For all the Europa League branding embossed over Baku’s Olympic Stadium, European football’s little brother could not quite escape the influence of its big brother. If there is one thing that adds an extra edge, an extra layer of intrigue, to this oddity of a London derby taking place roughly 2,500 miles from Big Ben it is that there is more than a trophy at stake. Arsenal desperately crave the return to the Champions League that triumph would bring in this final. Chelsea can deny them that, knowing how damaging it would be to a rival if they get to hoist the silverware.
Everything changed for the Europa League the moment Uefa decided to varnish the competition with the gloss of Champions League qualification. Unai Emery attempted to suggest there was nothing between the teams in terms of motivation, desire and the size of the prize, but the truth is the stakes are incomparable.
In the blue corner, the team who have already reserved their seat at Europe’s top table for next season can afford to be more relaxed. Of course they want to win a final and cherish tangible success. But in the red corner it is difficult to overstate just how critical this match is to Arsenal. Returning to the Champions League after a two-year hiatus has been their No 1 aim all season. No one is under any illusion about the perils of missing out, with the multimillion-pound knock-on to their transfer budget and their capacity to attract and keep players, at a time when the Premier League seems to be getting more competitive.
“I want to help Arsenal to achieve everything in our way,” Emery said. “One is Europa League, another is improving to achieve the best position in the football world. Arsenal will be in the 10 best teams of the world. Our objective is to achieve that.” He knows full well that one match in Baku can go a long way to making that more or less realistic.
For Emery, the Europa League specialist in search of a record fourth title in a competition he is fond of, the Champions League is the elephant trumpeting loud and trampling all over the dressing room. Granit Xhaka summed up how the players feel.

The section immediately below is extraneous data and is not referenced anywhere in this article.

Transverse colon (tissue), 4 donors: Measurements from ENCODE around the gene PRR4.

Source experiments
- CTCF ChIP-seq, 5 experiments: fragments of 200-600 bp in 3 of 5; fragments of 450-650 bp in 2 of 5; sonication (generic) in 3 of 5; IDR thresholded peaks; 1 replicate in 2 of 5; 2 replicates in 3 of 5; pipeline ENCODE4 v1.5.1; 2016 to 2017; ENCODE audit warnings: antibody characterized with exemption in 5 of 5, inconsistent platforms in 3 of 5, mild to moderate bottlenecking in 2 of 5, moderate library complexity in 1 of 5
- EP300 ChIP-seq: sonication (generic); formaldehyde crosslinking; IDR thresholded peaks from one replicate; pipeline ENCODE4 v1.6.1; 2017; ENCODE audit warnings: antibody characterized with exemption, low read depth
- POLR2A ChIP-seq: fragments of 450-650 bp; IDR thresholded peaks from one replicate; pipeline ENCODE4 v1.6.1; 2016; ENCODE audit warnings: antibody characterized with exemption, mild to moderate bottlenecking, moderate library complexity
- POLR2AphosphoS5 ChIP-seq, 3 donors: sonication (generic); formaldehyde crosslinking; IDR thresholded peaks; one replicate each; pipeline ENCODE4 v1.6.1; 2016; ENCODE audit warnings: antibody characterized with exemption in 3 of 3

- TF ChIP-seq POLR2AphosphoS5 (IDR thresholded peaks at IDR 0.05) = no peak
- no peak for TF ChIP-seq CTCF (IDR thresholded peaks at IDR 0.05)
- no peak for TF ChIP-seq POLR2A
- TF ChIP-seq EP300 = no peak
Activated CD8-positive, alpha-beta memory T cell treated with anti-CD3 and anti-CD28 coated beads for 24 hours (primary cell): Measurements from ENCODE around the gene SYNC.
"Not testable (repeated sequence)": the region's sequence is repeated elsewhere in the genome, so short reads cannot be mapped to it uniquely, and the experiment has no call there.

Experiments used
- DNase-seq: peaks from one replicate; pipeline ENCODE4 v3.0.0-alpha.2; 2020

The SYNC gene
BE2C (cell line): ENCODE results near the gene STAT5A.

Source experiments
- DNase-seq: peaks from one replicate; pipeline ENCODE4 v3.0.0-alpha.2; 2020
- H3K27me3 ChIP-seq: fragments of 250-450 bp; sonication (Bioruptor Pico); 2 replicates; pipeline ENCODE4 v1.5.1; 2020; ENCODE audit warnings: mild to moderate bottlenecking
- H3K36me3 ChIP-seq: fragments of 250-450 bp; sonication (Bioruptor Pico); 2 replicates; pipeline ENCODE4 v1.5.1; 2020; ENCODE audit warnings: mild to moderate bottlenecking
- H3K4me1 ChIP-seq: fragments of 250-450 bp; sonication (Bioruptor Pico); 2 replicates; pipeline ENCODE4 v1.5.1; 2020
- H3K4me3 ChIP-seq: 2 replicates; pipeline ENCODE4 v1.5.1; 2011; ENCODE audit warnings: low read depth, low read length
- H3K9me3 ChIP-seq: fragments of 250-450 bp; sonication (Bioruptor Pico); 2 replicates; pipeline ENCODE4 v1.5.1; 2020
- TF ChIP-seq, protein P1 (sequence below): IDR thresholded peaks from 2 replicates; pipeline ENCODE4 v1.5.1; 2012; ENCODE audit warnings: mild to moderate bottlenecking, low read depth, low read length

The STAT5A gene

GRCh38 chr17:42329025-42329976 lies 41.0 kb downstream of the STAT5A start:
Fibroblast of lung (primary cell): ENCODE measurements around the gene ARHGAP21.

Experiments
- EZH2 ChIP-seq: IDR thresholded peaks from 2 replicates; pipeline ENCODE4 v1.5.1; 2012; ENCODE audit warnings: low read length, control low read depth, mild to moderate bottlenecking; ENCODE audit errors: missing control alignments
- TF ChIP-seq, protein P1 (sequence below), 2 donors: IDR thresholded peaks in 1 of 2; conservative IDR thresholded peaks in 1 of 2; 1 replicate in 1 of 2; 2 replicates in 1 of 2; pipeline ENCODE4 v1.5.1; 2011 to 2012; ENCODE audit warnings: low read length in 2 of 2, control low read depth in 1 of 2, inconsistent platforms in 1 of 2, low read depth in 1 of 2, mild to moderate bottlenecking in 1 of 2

“It is an amazing and important game,” he said. “We want to give us, the club and the fans the Champions League back. If you saw the season, maybe we deserved it. It is more than a big game.”
There are layers of subtext all over the pitch and in both dugouts: Maurizio Sarri’s future, and popularity, are on the line. Triumph for Emery would guarantee a successful first season and buy him extra trust going forward. Eden Hazard may be playing his last game for a club he has illuminated so wonderfully. Danny Welbeck returns from serious injury for his own farewell match, potentially from the bench. Petr Cech has the extraordinary chance to retire with a trophy against his former, and probably future, employer. Olivier Giroud has a big history with the opposition. Arsenal’s players want to take the trophy home to deliver to the absent Henrikh Mkhitaryan. Chelsea have an injury crisis in midfield.
With the political backdrop that has shadowed the destination of this final, it is pertinent to distinguish between the Mkhitaryan problem – which sees the Armenian player staying in London because of the historical conflict in the region between his country and Azerbaijan – and the unusually low number of travelling fans from well-supported clubs who have been discouraged from attending because of the woeful shortage of simple, affordable travel. The opportunity to visit somewhere off the usual radars really should make for an enticing location for a final. Uefa hopes the stadium will be pretty full in any case.
Now the teams are here they are fully focused on football. Sarri described Chelsea’s season as “wonderful” for their Champions League qualification and this final, and he wants to make it even more wonderful. “In this moment I love the players and love English football.” Having missed out in the Carabao Cup final the players want to end the season with a winning feeling.
Emery is not short of motivation with all the aims he has for Arsenal. “When I arrived here we changed some things. I did not promise titles, I promised to compete. What Arsène Wenger did in this club was very big. He managed to give a touch of quality to make the game more fluid and colourful, but little by little he lost the competitive gene. That is what was transmitted to me and what I was hired for.”
In doing so he wants the blend of aggressive football, aesthetic football and winning football. They will need that blend in the final with so much to gain and such a lot to lose.